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posted on 14 March 2016

Consumers' Inflation Expectations Rebound in February 2016.

from the New York Fed

Results from the February 2016 Survey of Consumer Expectations suggest a rebound in expectations about inflation, and growth in home prices, earnings, income and spending. Additional labor expectations are mixed as the mean perceived probability of finding a job and the mean perceived probability of losing a job both declined.

The main findings from the February 2016 Survey are: [you can access the data here]:


  • Median inflation expectations increased at the one-year horizon (from 2.4% in January to 2.7% in February) and at the three-year ahead horizon (from 2.5% in January to 2.6% in February). The increase was most pronounced among respondents with lower income, lower education and lower numeracy. Median inflation expectations at both horizons, however, remain at the low end of the range observed over the past two and a half years.
  • Median home price expectations increased by 0.1 percentage point in February to 3.1%, but remain below the series' average. The increase was broad based, but especially large in the West and Northeast.
  • The median one-year ahead gasoline price change expectations rebounded sharply, from 2.8% in January to 4.9% in February. This increase marks a return to levels not seen since the summer of 2015.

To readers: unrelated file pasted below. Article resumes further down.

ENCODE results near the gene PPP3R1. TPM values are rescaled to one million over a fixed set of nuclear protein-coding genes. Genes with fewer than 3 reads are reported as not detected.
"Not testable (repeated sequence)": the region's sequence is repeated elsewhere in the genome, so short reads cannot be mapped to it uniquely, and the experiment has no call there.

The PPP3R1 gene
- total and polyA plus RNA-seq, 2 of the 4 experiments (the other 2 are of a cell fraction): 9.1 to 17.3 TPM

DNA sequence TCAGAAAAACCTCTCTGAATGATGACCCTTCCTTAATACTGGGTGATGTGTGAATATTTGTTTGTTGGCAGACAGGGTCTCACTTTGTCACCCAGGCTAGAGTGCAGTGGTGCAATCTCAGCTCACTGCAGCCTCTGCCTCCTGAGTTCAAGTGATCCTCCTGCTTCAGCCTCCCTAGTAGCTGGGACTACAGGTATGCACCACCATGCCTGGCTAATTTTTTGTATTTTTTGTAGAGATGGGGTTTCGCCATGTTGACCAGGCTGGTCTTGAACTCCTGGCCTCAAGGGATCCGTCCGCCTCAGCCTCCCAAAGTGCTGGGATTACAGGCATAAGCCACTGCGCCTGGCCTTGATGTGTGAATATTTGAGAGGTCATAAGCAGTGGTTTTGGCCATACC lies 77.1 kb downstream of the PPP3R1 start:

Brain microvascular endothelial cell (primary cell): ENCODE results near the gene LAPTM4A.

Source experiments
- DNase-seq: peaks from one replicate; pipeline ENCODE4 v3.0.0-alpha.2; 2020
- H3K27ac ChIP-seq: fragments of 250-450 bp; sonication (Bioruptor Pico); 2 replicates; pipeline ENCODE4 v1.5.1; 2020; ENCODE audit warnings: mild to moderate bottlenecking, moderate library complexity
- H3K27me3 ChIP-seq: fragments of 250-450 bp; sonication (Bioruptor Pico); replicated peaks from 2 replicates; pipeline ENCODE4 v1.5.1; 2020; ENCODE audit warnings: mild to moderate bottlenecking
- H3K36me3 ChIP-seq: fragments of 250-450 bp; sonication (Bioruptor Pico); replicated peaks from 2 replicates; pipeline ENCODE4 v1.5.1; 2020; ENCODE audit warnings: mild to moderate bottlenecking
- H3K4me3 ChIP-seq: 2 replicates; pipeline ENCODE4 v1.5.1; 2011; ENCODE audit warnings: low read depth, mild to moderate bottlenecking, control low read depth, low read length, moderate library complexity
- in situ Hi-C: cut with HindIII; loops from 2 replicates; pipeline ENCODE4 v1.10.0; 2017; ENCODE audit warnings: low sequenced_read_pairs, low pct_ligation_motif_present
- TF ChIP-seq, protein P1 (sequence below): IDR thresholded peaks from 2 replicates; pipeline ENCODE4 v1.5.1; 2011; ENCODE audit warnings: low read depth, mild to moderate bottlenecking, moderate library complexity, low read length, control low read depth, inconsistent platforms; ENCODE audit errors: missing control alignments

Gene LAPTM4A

• Expectations for changes in the prices of medical care, college education, and rent also rose slightly, while food price expectations remained stable.

Labor Market

  • After declining the past two months, the median one-year ahead expected earnings growth rebounded to 2.5% in February, back to levels recorded for most of 2015. The increase was broad-based across demographic groups, but was most pronounced among respondents with a high school degree or less.
  • Mean national unemployment expectations (that is, the mean probability that the U.S. unemployment rate will be higher one year from now), fell slightly from 38.1% in January to 37.9% in February.
  • The mean perceived probability of losing one's job in the next 12 months decreased slightly from 13.9% in January to 13.8% in February, remaining within the tight range of 12.7 to 15.0 percent seen over the past twelve months. The mean probability of leaving one's job voluntarily in the next 12 months remained stable at 21.3%.
  • The mean perceived probability of finding a job (if one's current job were lost) decreased from 56.0% in January to 53.9% in February, slightly lower than 12 months ago. This decrease was consistent across all age, education, and income groups.

Household Finance

  • Median expected household income growth increased from 2.2% in January to 2.5% in February, but remains lower than levels seen through most of 2015. The increase was driven by older, less educated, and lower income respondents.
  • Median household spending growth expectations rebounded to 4.0% in February. This brings the series closer to its historic average of 4.3% and away from the December 2015 low of 2.9%.